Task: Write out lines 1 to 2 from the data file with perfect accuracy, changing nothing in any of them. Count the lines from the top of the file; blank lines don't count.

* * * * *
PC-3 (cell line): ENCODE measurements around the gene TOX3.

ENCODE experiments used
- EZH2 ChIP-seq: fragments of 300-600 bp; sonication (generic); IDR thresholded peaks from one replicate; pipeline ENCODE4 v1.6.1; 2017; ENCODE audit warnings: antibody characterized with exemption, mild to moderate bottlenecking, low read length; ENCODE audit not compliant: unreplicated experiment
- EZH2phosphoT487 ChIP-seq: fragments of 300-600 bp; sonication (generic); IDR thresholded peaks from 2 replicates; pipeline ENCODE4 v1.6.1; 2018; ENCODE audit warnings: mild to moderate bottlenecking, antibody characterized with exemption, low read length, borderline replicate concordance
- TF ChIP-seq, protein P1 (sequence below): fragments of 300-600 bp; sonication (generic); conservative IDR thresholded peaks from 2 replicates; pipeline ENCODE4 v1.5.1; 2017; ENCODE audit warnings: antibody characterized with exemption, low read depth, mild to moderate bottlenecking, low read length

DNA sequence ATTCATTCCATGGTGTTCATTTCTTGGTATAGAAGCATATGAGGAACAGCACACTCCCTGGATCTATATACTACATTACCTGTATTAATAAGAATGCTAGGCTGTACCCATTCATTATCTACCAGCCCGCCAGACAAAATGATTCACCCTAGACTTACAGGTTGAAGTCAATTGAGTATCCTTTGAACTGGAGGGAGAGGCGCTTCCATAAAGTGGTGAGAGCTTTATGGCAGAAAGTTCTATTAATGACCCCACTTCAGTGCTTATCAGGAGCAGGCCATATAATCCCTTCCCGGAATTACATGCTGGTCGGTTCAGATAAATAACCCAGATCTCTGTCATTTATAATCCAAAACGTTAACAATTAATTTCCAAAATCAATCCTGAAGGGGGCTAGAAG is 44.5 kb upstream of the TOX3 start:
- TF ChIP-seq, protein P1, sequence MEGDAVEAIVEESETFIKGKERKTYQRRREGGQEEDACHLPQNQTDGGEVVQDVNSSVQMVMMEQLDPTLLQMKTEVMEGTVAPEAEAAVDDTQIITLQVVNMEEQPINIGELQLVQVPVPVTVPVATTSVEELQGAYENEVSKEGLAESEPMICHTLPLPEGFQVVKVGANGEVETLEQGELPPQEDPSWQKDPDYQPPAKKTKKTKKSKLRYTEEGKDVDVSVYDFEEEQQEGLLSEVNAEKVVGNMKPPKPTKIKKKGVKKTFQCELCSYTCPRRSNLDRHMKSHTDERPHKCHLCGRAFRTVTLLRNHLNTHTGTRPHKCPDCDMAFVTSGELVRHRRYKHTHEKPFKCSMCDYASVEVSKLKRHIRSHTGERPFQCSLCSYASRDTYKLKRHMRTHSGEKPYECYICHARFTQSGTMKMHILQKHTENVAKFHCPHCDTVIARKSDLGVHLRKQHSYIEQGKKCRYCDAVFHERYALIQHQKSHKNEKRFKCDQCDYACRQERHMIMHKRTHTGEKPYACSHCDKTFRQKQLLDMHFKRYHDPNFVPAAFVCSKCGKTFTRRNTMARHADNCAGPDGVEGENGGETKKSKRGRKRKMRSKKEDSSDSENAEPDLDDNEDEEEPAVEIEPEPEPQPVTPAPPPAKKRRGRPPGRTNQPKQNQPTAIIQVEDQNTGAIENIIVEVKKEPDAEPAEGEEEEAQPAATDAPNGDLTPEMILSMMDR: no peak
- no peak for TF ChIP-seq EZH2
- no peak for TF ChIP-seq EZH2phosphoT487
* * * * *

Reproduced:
PC-3 (cell line): ENCODE measurements around the gene TOX3.

ENCODE experiments used